ONE OF MY liberal friends told me a few years back that he doesn't mind filing his yearly tax returns and doesn't resent paying his taxes. In fact, he said, he doesn't make any heroic efforts to look for credits and deductions that might reduce his tax bill. "I'm with Oliver Wendell Holmes," he said. "Taxes are what we pay for civilized society."
Personally, I resent the hell out of paying taxes, and so would Oliver Wendell Holmes if he were living today. When he penned those words in 1904, the typical household wasn't spending more to pay its taxes than to pay for food, clothing, housing, and medical care combined. The federal tax code hadn't metastasized to seven million words. There was no income tax or payroll tax.
And society, in Justice Holmes's day, was still somewhat civilized.
I'm with a different jurist. Judge Learned Hand, who sat for decades on the US Court of Appeals for the Second Circuit and was widely considered the finest judge in America, wrote in 1934:
"Anyone may so arrange his affairs that his taxes shall be as low as possible; he is not bound to choose the pattern which will best pay the Treasury. There is not a patriotic duty to increase one's taxes."
Exactly. Patriots don't pay their taxes cheerfully, they pay them grudgingly. Even under the best of circumstances, good Americans ought to bridle at Washington's taxes — just as their forefathers bridled at Britain's sugar tax and stamp tax. Resistance to taxes is a hallmark of our national character. And as Charles Adams shows in a vigorous new book, Those Dirty Rotten Taxes, it has repeatedly flared into open revolt.
American tax rebellion didn't end with King George. Long after the Revolution was over, unconscionable taxes and overbearing revenue agents had Americans reaching for their guns. When Congress adopted an excise tax on whiskey during the Washington administration, farmers in western Pennsylvania exploded. Money on the frontier was scarce, and grain was often distilled into liquor and used as currency. "The 25 percent excise in hard cash was outrageous," Adams writes. "For these farmers, it was a tax on money and trade. By 1794, the entire region was in open revolt."
Calling themselves "Whiskey Boys" and taking an oath of resistance, the tax rebels set out to defeat the hated excise. Federal tax collectors were tarred and feathered. Farmers traitorous enough to pay without protest found their stills shot full of holes. In Pittsburgh, a skirmish broke out when a tax official summoned soldiers for protection. Three Whiskey Boys were killed, four soldiers were wounded, and the building housing the excise man was torched.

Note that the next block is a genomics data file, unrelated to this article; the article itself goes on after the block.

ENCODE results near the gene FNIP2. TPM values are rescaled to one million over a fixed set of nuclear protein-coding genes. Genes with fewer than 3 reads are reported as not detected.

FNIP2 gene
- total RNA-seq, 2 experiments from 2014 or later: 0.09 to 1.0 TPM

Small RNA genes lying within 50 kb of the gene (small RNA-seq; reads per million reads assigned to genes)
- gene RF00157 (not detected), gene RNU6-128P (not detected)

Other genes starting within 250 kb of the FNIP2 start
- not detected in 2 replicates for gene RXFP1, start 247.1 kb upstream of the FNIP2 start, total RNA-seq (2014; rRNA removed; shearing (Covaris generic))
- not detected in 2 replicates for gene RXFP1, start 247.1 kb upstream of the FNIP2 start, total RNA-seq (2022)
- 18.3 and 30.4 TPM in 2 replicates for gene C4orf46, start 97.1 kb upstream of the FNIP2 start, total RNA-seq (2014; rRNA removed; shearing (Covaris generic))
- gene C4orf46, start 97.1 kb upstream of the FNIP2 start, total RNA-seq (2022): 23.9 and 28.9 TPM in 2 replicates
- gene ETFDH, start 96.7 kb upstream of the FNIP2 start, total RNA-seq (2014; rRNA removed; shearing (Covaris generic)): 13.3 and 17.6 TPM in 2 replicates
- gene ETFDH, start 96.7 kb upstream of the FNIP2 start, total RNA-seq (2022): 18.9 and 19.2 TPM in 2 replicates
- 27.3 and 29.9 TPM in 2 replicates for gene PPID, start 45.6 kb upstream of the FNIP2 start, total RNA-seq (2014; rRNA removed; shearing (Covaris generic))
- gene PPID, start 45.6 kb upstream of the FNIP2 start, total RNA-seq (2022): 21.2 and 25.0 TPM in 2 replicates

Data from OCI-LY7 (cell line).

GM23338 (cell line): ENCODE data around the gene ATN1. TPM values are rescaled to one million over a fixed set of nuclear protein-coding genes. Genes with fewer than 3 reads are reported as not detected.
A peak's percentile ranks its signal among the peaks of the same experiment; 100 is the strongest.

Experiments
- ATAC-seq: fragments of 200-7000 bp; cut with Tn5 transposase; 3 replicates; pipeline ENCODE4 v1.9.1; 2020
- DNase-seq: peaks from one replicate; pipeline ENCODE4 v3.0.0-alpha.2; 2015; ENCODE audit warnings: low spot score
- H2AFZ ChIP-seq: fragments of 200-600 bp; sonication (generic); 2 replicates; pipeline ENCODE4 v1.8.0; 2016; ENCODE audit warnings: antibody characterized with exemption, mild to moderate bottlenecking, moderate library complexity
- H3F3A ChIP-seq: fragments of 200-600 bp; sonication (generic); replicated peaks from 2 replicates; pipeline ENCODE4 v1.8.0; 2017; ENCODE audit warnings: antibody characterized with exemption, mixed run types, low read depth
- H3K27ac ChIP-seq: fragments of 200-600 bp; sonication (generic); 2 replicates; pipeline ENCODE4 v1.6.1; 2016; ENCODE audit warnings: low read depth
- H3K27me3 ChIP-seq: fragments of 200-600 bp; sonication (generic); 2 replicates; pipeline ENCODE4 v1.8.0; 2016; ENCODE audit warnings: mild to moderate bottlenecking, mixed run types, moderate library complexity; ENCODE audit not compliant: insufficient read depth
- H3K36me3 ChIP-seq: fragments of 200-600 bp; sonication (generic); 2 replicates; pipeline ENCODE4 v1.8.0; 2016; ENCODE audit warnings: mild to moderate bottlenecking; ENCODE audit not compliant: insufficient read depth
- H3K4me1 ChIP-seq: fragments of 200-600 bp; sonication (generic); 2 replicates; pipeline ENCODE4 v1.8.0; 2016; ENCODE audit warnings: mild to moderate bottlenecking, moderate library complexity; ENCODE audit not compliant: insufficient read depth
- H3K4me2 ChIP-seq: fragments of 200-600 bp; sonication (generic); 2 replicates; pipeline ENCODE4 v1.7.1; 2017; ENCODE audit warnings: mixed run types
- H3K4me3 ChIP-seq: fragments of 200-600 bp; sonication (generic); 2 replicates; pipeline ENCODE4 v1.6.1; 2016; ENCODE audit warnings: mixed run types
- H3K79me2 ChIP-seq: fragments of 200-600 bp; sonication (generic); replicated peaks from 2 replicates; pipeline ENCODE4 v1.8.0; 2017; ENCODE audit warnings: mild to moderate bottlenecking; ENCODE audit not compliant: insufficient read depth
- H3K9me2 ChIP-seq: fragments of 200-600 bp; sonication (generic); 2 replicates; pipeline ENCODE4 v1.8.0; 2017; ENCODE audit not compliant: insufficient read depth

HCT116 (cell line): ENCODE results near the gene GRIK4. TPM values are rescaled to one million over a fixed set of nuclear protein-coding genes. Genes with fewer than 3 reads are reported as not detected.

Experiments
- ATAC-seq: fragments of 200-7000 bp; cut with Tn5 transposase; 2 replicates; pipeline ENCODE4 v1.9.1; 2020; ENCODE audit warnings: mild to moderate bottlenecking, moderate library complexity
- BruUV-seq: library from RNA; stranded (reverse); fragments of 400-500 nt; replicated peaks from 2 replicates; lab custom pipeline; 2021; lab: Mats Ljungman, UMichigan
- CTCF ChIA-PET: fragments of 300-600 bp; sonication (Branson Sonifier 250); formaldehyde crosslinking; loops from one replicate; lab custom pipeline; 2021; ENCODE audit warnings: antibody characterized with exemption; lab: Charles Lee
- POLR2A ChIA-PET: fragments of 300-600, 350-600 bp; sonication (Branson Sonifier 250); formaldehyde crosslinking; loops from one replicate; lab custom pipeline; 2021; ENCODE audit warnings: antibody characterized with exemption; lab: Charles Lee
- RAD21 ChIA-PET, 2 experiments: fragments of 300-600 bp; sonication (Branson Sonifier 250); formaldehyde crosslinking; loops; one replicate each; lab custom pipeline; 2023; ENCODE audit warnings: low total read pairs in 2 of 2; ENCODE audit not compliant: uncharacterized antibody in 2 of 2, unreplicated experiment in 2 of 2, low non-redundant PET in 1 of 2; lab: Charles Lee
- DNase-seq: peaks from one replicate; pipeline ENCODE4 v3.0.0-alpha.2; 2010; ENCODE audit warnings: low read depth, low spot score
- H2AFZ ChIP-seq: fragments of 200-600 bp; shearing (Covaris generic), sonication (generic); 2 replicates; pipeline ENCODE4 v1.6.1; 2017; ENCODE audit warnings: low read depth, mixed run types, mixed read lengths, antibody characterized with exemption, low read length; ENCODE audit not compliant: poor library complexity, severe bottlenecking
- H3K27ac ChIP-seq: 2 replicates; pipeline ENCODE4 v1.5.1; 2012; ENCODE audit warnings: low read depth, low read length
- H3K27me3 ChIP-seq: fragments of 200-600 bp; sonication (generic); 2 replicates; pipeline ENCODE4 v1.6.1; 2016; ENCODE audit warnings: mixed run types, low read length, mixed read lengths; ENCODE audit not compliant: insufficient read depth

In August, the US Army swung into action, with a uniformed President Washington riding in command. Farmers were rounded up and sent to Philadelphia for trial. Two were sentenced to death. (In the end, a presidential pardon saved them.)
Time and again Americans have revolted against unjust tax laws; time and again the government has gone to brutal extremes to beat them down. The Internal Revenue Service may not have the power to sentence a tax protester to death, but it does have the power to make her life a costly and frightening hell; to destroy her business without any finding of guilt; to seize her papers, money, and assets; and to ruin her credit beyond repair. Last year's hearings before the Senate Finance Committee exposed case upon case of IRS viciousness and incompetence. And for every witness who testified, there are 500 more, each with a harrowing tale to tell.
When Justice Oliver Wendell Holmes Jr. said that "taxes are the price we pay for civilized society," the federal tax code hadn't grown to millions of words and Americans paid no tax on their incomes.
No wonder patriotic Americans resent paying taxes and despise the agency that collects them. The federal revenue machinery violates every principle of honesty, privacy, and civil liberty that democratic government depends on. You are assigned a "Tax Identification Number" at birth, and no matter where you go or what you do, the IRS finds out about it. Get a job, sell a house, earn a paycheck, take out a loan, make a deposit, start a business, write a check, receive an inheritance, buy some stock, have a baby — everything in your life is reported to the IRS.
"The IRS has agents in every US embassy to see that the US tax law is enforced," notes Adams. "No other government has revenue agents as permanent embassy attaches." Big Brother is always watching.
Will Rogers joshed that the income tax had made liars out of more Americans than golf. But it's no joke. Oppressive tax systems, high rates, and malicious revenue departments drive normal citizens into rebellion. Americans today don't tar and feather IRS agents, but they rebel all the same. They go to great lengths to shelter income. They don't report earnings. They claim crazy deductions. Anything they can do to foil the tax man, they do.
I don't know about my friend, but 80 percent of the public, according to a recent poll, thinks the IRS has too much power. Seventy-five percent believe the IRS treats taxpayers as guilty until proven innocent. Asked about allegations of unethical IRS behavior, 70 percent of respondents said such incidents occur fairly regularly; fewer than one in five believed they were isolated anomalies.
Our tax code has grown too dangerous for a free nation to tolerate, and the revenue thugs who enforce it menace our liberties. Your ancestors raised up arms to save themselves from the tax collectors. The least you can do is raise your voice.
(Jeff Jacoby is a columnist for The Boston Globe).
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